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In the December 2019 issue, this column centered on occupancies and building features not appropriate for early suppression fast response (ESFR) sprinkler protection. Examples included protection of flammable/combustible liquids, open-top containers and buildings greater than 40-feet high.
This month, we’ll look more closely at situations where ESFR sprinklers can be installed but the specific location of each sprinkler is challenged by obstructions and building features.
Obstructions Near the Sprinkler
Because the discharge pattern of ESFR sprinklers differs from standard-spray sprinklers, obstructions near the sprinkler deflector that may be an annoyance for standard-spray sprinklers can defeat an ESFR sprinkler’s water distribution. NFPA 13-2019 edition, Standard for the Installation of Sprinkler Systems, specifies requirements for clearance to obstructions in Chapter 14.
Note that there are differences for clearance for continuous obstructions vs. isolated obstructions. From NFPA 13 definitions, a continuous obstruction affects the discharge pattern of two or more adjacent sprinklers; an isolated obstruction affects a single sprinkler.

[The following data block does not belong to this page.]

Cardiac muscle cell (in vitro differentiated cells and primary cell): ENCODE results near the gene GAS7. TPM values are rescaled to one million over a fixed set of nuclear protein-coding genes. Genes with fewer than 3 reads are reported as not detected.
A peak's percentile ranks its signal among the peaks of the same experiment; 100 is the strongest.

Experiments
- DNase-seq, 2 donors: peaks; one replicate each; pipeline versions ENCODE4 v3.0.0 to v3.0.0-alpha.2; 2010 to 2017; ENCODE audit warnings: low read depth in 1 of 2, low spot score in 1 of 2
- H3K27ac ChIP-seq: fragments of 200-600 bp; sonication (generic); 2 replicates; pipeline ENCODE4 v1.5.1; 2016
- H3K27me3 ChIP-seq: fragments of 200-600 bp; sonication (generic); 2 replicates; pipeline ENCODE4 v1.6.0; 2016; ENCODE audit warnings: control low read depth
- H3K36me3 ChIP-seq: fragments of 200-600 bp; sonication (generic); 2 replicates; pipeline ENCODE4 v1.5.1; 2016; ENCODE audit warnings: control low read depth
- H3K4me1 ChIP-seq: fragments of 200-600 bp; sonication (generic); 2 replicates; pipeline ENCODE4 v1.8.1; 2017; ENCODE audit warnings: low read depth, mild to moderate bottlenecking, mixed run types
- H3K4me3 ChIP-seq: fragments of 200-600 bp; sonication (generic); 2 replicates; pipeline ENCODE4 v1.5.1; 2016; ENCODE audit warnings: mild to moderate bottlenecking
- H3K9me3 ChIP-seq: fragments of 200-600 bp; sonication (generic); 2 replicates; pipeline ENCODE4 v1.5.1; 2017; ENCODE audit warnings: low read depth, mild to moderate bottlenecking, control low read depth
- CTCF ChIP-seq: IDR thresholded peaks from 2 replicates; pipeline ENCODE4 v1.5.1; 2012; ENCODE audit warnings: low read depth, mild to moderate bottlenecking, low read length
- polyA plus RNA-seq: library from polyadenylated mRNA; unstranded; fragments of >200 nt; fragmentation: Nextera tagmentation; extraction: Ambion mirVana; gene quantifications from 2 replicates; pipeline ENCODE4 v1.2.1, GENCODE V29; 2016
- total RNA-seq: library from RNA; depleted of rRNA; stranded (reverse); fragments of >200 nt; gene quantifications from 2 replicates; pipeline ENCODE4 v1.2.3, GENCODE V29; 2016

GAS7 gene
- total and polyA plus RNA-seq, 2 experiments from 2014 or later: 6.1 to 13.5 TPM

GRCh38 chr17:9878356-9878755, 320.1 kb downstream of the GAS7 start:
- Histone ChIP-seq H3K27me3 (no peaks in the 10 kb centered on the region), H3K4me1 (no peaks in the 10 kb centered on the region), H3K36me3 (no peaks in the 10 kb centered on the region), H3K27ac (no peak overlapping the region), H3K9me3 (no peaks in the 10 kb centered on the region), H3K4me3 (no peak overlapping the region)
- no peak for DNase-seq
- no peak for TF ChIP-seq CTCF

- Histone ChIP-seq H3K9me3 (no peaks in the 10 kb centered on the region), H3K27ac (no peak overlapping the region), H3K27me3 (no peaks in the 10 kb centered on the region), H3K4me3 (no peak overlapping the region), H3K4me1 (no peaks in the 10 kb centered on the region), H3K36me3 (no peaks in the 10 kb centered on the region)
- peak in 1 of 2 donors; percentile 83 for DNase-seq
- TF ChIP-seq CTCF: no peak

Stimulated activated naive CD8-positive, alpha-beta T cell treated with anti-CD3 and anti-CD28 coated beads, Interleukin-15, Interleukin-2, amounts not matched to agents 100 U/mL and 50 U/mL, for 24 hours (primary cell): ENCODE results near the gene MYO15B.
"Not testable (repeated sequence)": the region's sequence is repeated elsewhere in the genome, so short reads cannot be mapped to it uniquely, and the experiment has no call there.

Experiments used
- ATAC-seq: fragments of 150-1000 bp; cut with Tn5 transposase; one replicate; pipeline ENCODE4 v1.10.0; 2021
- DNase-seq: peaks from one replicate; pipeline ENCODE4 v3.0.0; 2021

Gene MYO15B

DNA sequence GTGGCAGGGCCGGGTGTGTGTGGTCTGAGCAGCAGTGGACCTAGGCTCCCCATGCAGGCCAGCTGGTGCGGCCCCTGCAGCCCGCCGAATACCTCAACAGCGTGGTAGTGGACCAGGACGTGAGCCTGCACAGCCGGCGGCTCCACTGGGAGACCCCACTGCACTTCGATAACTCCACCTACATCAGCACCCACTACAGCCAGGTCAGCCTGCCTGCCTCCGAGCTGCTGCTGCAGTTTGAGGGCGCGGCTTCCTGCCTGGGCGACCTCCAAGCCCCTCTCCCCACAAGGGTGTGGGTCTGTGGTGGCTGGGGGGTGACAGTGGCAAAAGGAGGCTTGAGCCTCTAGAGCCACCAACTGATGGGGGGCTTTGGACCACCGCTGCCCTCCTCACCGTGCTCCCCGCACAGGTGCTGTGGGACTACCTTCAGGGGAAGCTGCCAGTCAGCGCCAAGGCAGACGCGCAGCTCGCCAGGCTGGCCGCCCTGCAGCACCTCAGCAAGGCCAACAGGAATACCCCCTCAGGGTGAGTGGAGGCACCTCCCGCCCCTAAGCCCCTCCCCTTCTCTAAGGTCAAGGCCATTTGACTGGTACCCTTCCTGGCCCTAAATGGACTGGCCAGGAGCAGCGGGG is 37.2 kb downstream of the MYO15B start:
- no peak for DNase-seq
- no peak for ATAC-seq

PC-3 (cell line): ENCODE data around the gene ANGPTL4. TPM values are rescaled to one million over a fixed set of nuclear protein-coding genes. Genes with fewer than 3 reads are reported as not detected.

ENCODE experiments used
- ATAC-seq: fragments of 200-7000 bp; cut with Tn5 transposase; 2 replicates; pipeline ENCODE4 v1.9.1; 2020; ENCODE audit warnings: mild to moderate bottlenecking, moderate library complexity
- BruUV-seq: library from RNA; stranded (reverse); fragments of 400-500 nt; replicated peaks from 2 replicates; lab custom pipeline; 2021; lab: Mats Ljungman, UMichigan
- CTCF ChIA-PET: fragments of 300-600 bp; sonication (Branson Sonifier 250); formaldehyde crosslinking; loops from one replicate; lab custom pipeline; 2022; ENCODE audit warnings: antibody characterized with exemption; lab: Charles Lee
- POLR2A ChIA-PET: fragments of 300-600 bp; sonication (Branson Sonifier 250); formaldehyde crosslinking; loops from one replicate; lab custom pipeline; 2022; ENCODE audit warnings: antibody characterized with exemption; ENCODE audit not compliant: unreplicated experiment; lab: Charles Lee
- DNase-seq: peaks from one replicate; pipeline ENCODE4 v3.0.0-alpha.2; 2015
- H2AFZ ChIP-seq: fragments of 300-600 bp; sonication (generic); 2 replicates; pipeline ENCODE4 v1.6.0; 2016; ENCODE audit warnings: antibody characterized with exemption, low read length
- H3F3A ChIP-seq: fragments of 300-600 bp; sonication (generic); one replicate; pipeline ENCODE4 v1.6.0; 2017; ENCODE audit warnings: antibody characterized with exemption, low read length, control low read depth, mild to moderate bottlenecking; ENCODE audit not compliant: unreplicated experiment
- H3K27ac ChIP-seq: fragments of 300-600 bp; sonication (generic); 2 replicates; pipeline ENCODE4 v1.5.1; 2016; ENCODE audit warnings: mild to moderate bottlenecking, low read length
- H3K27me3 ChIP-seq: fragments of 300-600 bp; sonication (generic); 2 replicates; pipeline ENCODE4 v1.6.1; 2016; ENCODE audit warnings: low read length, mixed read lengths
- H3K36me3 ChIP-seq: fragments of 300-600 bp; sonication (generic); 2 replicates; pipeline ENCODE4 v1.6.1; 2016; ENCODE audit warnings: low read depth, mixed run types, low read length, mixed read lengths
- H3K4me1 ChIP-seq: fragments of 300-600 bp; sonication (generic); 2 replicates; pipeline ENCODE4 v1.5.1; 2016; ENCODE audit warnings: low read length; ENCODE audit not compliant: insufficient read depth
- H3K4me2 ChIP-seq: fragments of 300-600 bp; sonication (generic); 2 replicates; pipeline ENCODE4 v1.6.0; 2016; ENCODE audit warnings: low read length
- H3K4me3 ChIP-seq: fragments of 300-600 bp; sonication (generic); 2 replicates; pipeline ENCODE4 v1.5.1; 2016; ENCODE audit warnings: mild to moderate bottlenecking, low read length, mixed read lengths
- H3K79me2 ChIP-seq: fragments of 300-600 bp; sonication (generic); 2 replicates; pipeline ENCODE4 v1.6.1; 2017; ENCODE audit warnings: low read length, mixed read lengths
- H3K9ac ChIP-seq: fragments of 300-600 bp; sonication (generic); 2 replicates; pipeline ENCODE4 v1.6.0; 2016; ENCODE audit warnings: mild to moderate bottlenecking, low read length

Like standard-spray sprinklers, continuous obstructions located at or below the deflector shall not be closer than 1 foot horizontally from the sprinkler. However, unlike standard-spray sprinklers, no “three-times rule” exists. Instead, a series of horizontal clearance conditions apply. While renumbered in the 2019 edition, these clearance requirements have been unchanged in NFPA 13 for several cycles.
• Sprinklers arranged per allowable distances from Table 126.96.36.199.1 for horizontal obstructions below the elevation of sprinklers, or where a row of sprinklers is installed under the obstruction.
• Continuous obstructions 1 foot (300 mm) or less in width and located a minimum of 1 foot (300 mm) horizontally from the sprinkler.
• Continuous obstructions 2 feet (600 mm) or less in width and located a minimum of 2 feet (600 mm) horizontally from the sprinkler.
• Continuous and isolated obstructions 2 inches (50 mm) or less in width and located a minimum of 2 feet (600 mm) below the elevation of the sprinkler deflector or located a minimum of 1 foot (300 mm) horizontally from the sprinkler.
• Isolated obstructions 2 feet (600 mm) or less in width and located a minimum of 1 foot (300 mm) horizontally from the sprinkler.
• Bottom chords of bar joists or open trusses located 1 foot or greater horizontally from sprinkler where the bottom chord is not wider than 1 foot. Upright ESFR sprinklers can be installed over the bottom chords of bar joists or open trusses that are up to 4 inches wide.
In our real-world experience, the most significant obstructions are created by building features such as joist bridging, conduit, ductwork and lights. On some occasions, wayfinding signage and other features installed by the building occupant develop obstructions.